Phase II/III Study for the treatment of retinitis pigmentosa and Phase II study of the treatment of dry age-related macular degeneration are currently being done.

Posurdex (Allergan, Inc.)

Posurdex is an injectable steroid in small biodegradable pellets containing dexamethasone. The implant lasts for 37 days and dissolves completely. It can be injected in the office setting as opposed to the surgical setting.

Phase II clinical trials evaluated patients who received Posurdex containing 350 microgram, 700 microgram of dexamethasone and placebo. 36% of 700 micrograms group of patient and 27% of 350 microgram patients showed an improvement of 2 lines of visual acuity or better compared to 19% of placebo. In terms of adverse effects, 17% of 700 microgram group and 12% of 350 microgram group experience an intraocular pressure elevation of 10 mmHg or higher compared to 3% of placebo.

It is currently in Phase III clinical trial for the treatment of macular edema from retinal vein occlusion and diabetic retinopathy. Smaller pre-approval studies are also underway, one of which includes a combination of Posurdex with Lucentis to determine if the addition of Posurdex can reduce the frequency of Lucentis therapy in patients with neovascular age-related macular degeneration.

Future Directions

Surmodics Inc. has introduced an implantable titanium screw (I-Vation) that is coated with triamcinolone acetonide. The hub of the screw is on the scleral surface and is covered by conjunctiva. The helical shaft of the screw is on the internal surface of the eye penetrating the sclera via the pars plana inferotemporally. Initially, there were concerns about conjunctival exposure with the screw, however, these problems were later dealt with by making sure the hub of the screw is flush with the scleral surface and not angled. This device is currently under clinical investigation for the treatment of diabetic macular edema.

Everyone asks why Genentech Inc. hasn’t created a sustained intraocular drug delivery device for ranibizumab (Lucentis) or bevacizumab (Avastin). For one, it would be outrageously expensive to market, considering the on-label cost of 12 doses of intravitreal ranibizumab injections exceeds $25,000. But, practically speaking, both of these drugs are proteins, which destabilize at body temperature after short periods of time. One would not expect these proteins to remain biologically active after several months inside the human body. One way around this problem, would be to engineer a drug with similar bioactivity that consists of an aptamer instead of a protein. Pegaptanib (Macugen, OSI Eyetech) is an aptamer against VEGF-165, but this isoform target limitation presumably prevents it from having the superior efficacy seen with ranibizumab and bevacizumab. An ideal posterior segment implant would contain and release a stable aptamer with broad VEGF isoform blockade, but such a drug is not on the horizon anytime soon.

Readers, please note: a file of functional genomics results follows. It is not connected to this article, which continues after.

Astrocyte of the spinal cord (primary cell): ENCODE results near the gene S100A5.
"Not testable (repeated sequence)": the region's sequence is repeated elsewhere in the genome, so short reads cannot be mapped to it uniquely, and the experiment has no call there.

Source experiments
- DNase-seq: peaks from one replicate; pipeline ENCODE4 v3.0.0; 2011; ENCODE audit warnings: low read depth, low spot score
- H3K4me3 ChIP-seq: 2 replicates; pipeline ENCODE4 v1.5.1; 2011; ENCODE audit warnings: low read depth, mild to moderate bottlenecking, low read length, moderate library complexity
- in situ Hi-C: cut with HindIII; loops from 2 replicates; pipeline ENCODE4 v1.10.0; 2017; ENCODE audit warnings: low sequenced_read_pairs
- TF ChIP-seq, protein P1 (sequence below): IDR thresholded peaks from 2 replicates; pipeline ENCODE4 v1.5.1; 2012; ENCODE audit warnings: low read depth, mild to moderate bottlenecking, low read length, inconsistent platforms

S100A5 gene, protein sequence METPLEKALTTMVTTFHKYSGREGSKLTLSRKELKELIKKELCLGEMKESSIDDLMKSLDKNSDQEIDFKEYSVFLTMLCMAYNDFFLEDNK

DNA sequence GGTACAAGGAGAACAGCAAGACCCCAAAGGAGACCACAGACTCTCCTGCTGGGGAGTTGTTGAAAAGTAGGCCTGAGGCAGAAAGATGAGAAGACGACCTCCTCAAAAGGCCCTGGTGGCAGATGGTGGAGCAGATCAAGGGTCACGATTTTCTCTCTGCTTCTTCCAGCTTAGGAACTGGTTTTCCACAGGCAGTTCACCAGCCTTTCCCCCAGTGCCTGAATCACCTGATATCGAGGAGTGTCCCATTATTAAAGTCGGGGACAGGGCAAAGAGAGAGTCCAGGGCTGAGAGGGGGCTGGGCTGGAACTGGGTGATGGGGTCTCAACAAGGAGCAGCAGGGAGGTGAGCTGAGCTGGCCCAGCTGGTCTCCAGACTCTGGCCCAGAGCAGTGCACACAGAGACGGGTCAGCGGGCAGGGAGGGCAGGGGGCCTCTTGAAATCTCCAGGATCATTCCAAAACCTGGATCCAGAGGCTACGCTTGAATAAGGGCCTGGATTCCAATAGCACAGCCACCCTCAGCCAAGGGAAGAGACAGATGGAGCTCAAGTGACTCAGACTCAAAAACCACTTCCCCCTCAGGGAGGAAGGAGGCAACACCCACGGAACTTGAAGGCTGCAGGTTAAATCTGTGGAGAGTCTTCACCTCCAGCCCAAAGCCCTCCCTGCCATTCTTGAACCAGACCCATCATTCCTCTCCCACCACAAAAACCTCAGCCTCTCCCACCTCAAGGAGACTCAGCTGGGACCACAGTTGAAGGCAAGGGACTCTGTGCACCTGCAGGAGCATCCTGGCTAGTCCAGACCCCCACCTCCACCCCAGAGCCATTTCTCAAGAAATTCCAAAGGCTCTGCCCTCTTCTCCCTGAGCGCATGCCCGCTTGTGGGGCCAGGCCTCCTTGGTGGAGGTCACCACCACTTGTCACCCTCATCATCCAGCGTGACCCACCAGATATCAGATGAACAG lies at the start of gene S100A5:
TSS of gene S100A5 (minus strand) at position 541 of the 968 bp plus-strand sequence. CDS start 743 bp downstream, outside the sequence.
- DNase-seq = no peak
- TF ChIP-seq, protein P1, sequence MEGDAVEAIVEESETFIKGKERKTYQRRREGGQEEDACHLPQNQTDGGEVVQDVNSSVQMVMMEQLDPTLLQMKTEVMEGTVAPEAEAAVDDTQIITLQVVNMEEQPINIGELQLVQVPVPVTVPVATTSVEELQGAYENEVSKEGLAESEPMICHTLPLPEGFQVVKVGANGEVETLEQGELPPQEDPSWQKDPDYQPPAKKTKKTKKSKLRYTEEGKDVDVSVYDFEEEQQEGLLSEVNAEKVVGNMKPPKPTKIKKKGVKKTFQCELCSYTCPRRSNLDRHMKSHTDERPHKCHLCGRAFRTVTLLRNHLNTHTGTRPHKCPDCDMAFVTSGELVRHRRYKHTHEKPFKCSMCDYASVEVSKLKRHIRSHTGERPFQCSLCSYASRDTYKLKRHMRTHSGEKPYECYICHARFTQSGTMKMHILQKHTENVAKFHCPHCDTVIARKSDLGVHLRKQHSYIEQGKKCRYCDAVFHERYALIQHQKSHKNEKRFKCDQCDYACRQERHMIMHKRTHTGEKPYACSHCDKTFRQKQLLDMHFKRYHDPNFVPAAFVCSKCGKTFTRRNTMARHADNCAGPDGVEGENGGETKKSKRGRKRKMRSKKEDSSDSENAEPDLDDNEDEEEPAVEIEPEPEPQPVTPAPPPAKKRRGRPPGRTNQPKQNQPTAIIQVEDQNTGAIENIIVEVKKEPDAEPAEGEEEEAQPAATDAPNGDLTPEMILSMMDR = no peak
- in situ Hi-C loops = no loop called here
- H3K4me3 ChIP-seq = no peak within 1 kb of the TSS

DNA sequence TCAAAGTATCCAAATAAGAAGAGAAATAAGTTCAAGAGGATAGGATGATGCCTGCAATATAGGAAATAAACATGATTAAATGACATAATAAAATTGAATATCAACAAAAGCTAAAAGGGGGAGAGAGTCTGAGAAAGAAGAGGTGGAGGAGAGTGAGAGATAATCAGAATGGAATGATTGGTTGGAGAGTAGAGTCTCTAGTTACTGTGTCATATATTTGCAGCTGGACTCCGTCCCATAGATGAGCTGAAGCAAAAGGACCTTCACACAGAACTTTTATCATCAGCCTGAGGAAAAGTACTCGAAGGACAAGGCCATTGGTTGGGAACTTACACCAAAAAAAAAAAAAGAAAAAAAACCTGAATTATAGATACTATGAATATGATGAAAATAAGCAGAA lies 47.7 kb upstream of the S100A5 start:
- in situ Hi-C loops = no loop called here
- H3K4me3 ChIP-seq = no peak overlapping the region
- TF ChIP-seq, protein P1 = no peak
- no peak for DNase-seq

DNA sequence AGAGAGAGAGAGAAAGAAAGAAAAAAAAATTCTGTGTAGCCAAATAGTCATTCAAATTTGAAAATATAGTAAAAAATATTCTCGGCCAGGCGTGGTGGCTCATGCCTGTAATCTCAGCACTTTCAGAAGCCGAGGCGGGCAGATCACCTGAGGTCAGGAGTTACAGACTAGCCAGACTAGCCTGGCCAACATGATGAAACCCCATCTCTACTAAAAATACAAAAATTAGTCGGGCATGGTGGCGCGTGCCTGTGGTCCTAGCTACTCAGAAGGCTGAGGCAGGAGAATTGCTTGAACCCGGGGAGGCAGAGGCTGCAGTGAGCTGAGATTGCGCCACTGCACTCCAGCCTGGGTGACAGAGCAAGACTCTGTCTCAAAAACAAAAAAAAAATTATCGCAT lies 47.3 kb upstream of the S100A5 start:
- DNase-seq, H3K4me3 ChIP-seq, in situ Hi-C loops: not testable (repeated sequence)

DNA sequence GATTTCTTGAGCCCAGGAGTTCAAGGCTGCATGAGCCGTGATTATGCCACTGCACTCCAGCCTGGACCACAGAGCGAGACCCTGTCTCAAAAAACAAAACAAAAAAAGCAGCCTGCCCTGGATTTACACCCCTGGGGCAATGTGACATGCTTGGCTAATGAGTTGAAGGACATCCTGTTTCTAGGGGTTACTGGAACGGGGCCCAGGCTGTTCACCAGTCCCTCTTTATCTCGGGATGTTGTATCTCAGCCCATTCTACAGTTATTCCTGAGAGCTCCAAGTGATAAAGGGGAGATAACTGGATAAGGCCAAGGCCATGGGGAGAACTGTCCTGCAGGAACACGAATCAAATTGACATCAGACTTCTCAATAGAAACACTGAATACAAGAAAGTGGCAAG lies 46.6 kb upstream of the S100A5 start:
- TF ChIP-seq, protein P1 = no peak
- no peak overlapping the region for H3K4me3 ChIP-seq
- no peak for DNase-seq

However, as we have seen from the growing list of implantable drug delivery devices for the posterior segment, that several exciting new drugs are coming down the pipeline to add to our treatment armamentarium. The side-effect profile of these devices is typically related to the drug itself, with the implant carriers being generally well-tolerated.

Bausch & Lomb Pharmaceuticals, Inc.
Retisert™ (fluocinolone acetonide intravitreal implant) 0.59 mg is a sterile implant designed to release fluocinolone acetonide locally to the posterior segment of the eye at a nominal initial rate of 0.6 µg/day, decreasing over the first month to a steady state between 0.3-0.4 µg/day over approximately 30 months.